U.S. Relations With Haiti
More information about Haiti is available on the Haiti Page and from other Department of State publications and other sources listed at the end of this fact sheet.
Haiti is a U.S. policy priority. When this close neighbor is more prosperous, secure, and firmly rooted in democracy, Haitians and Americans benefit. U.S. policy toward Haiti is designed to foster the institutions and infrastructure necessary for it to achieve strong democratic foundations and meaningful poverty reduction through sustainable development. The United States provides substantial humanitarian assistance so that the most vulnerable Haitians can better meet their basic needs in health and nutrition. Assistance for longer-term development and institution building is another pillar of U.S.-Haiti bilateral cooperation. Priority areas include support for economic growth and poverty reduction, improved healthcare and food security, promoting respect for human rights, building stronger democratic institutions, and expanding the Haitian National Police so that Haiti can better provide for its own security and be an effective partner against international crime. Because poverty reduction and tackling chronic unemployment require job creation, the United States facilitates bilateral trade and investment with Haiti. The large Haitian diaspora in the United States is a potentially powerful ally in the effort to expand business opportunities and build on the many links that unite Haitians and Americans.
Six years after the January 2010 earthquake that devastated much of the country, Haiti has transitioned from a post-disaster era to a period of building and long-term development. As of January 2015, more than 95 percent of the 1.5 million displaced persons in camps have found alternative housing. Nearly all earthquake debris that obstructed recovery has been removed. Thousands of needed jobs are being created in Haiti’s growing export apparel sector. Since 2011 Haiti has achieved positive annual growth rates, including 2.9 percent in 2014. With U.S. and international support, Haiti has seen a steady and substantial decrease in the number of cholera cases since the initial outbreak in 2010. Much remains to be done to sustain and build on this progress. Since the earthquake, the United States has made available more than $4.5 billion for assistance to Haiti to support life-saving post-disaster relief as well as longer-term recovery, reconstruction, and development programs. Even before the earthquake Haiti was among the least developed nations and faced chronic challenges to meaningful poverty reduction. Against this background, the country’s reconstruction and development will continue for many years.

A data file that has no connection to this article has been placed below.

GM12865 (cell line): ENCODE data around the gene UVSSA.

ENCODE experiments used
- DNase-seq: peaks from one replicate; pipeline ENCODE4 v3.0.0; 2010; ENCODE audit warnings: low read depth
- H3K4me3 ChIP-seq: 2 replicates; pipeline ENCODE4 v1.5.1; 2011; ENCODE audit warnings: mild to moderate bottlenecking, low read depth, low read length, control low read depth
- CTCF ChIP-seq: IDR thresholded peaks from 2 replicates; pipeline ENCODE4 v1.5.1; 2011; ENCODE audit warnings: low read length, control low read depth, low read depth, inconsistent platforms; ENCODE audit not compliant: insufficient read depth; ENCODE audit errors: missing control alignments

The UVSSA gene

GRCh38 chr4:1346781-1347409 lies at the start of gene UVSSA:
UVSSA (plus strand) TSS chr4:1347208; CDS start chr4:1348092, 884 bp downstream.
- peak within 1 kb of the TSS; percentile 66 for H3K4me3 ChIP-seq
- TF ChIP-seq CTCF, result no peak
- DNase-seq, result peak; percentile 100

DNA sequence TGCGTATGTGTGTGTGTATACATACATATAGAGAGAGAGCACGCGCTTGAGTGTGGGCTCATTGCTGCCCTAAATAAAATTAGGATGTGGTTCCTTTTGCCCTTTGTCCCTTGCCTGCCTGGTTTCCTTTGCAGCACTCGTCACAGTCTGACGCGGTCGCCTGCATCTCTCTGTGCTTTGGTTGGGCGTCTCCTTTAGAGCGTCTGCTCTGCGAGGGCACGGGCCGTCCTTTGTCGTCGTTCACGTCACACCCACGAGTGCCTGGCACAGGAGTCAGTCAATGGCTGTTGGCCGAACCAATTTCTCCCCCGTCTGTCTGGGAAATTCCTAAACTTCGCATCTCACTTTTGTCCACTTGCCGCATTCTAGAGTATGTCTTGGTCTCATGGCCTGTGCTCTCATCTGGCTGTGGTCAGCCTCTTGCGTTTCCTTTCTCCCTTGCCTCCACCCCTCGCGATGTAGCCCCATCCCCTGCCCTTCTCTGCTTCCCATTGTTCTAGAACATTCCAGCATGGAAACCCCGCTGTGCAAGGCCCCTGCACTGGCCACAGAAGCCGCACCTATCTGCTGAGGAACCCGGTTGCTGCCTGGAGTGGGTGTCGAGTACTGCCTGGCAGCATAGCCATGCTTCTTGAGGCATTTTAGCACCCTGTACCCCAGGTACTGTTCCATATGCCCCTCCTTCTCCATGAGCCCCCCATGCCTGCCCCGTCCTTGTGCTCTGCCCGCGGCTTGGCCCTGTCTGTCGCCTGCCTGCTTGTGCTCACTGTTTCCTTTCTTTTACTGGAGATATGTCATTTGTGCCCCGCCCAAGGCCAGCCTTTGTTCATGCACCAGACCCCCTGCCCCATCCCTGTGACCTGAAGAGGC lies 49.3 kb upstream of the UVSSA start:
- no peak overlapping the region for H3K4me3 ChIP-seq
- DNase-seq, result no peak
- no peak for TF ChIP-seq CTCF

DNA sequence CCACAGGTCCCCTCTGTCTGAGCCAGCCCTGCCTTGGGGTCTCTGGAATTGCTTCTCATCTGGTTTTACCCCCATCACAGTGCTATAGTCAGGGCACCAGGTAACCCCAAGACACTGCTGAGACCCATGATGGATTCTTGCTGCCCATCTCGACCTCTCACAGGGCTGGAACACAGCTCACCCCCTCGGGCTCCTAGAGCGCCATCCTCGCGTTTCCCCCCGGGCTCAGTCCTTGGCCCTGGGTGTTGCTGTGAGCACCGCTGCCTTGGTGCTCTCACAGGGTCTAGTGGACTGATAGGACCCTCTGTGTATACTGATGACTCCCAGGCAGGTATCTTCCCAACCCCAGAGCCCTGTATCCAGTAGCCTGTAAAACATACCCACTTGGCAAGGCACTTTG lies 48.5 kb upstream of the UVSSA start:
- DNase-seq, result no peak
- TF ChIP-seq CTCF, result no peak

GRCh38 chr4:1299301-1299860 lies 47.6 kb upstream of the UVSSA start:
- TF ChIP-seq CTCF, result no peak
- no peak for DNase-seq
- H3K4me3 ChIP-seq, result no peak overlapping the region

Haiti’s transition to a strong democracy is important to the United States as that country’s authoritarian history becomes increasingly part of its past rather than its future. Strong democratic institutions, in particular the holding of regular free and fair elections, can help guarantee Haiti’s democratic traditions and ensure a voice for the Haitian people in their governance. A commitment to democracy and the rule of law can also ensure that human rights and fundamental freedoms are better protected. The stability and predictability that come with these institutions are essential for Haiti to achieve sustained economic growth and to attract needed foreign investment.
The United States and Haiti share close people-to-people ties. Each year, tens of thousands of Haitians travel to the United States to conduct business, attend school, visit family and friends, or to become permanent residents through legal immigration. Following the 2010 earthquake, the United States granted temporary protected status (TPS) to Haitians living in the United States. TPS still applies to Haitians who have continuously resided in the United States since January 12, 2011. In 2014 the U.S. Department of Homeland Security announced a Haitian Family Reunification Parole (HFRP) program that will allow certain eligible Haitians with already approved family-based immigrant visa petitions an opportunity to enter the United States up to two years in advance of their visa eligibility dates. This program is estimated to be available to approximately 5,000 eligible Haitians per year and will promote safe, orderly, legal immigration to the United States and give participants the opportunity to support Haiti through remittances. Despite measured improvements in Haiti since 2010, each year a number of Haitians attempt dangerous illegal sea migrations. Such voyages on unseaworthy, ill-equipped, and overcrowded vessels are extremely dangerous and have resulted in the capsizing of boats and the death of many Haitians. The United States and the Government of Haiti strongly discourage Haitians from undertaking these risky voyages. The United States is also committed to apprehending and prosecuting the human smugglers who profit by organizing and carrying out these illegal sea voyages. In addition to deterring illegal migration and preserving life at sea, the United States works every day to address the root causes of illegal migration from Haiti by helping to create more economic opportunity for Haitians in their own country.
U.S. Assistance to Haiti